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ALL SASKATCHEWAN WORKPLACES REQUIRE A VIOLENCE PREVENTION PLAN BY MAY 17TH, 2024

SOURCE: SASKATCHEWAN.CA


Preventing violence in the workplace
 

The Saskatchewan Employment Act (the Act) contains protections for workers against violence in the workplace. Section 3-21 of the Act outlines the employer's responsibility for developing and implementing written policy statement and prevention plan (PSPP). Currently, high-risk sector workplaces are required to develop and implement the PSPP. An amendment to the Act will require all workplaces have a PSPP in place by May 17, 2024.

What is workplace violence?

Violence is the attempted, threatened or actual conduct of a person that causes or is likely to cause an injury. This includes any threatening statement or behaviour that gives a worker reasonable cause to believe the worker is at the risk of an injury.

Which employers are required to have a policy statement on violence and prevention plan?

As of May 17, 2024, The Saskatchewan Employment Act will require that all workplaces in Saskatchewan implement a policy statement and prevention plan (PSPP) to eliminate workplace violence. Until the provisions come into force, only prescribed workplaces in high risk industries are required to continue having a PSPP.

Who must prevent workplace violence?

The Act requires employers and supervisors to protect workers from workplace violence and all workers (including students, independent and dependent contractors and volunteers) must refrain from participating in or carrying out acts of violence. These workplace parties must work together to create a safety culture and practices that eliminate workplace violence.

Who is protected from violence in the workplace?

Under The Saskatchewan Employment Act and The Saskatchewan Occupational Health and Safety Regulations, 2020 (the Regulations), all provincially regulated workers are protected against workplace violence. For the purposes of violence prevention in the workplace, workers are defined in the Act and include: all employees, supervisors, and students, independent and dependent contractors or volunteers that are permitted by an employer to perform work or who are trained by an employer.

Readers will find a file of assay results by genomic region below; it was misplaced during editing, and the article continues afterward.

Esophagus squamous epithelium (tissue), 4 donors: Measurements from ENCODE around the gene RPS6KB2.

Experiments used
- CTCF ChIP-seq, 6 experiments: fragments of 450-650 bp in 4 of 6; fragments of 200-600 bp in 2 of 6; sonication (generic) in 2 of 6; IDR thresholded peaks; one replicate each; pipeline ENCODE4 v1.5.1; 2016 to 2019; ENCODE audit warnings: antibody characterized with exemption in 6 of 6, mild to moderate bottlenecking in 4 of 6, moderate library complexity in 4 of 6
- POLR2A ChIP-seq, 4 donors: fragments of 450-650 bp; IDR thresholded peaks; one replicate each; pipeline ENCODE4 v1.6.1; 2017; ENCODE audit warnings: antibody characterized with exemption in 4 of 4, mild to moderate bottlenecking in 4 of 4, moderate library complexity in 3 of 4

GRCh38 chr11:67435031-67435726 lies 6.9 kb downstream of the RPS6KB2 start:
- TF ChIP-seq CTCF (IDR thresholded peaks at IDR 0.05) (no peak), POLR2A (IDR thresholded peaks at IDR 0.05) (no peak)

Is a policy statement and prevention plan necessary for a workplace that is not in a prescribed high-risk industry?

The Act requires that a policy statement and prevention plan for all employers, be in place by May 17, 2024, even if the business or operation is not in a prescribed high-risk industry.

Will violence prevention obligations differ for high-risk workplaces compared to those that have less identifiable risks of violence?

No. All workplaces are equally obliged to abide by the laws that prevent workplace violence.

Occupational health and safety provisions pertaining to the prevention of workplace violence will apply to all workplaces regardless of the risk level.

Late night retail premises may have additional requirements to meet under the Act. Workplaces where the incidence of violence is known to be high-risk may need to include extra mitigation measures in their PSPP to reduce or eliminate specific risks. Employers must exercise due diligence and determine what is appropriate in their workplaces.

Employers are in a prescribed high-risk sector if they are operating in any of the following industries: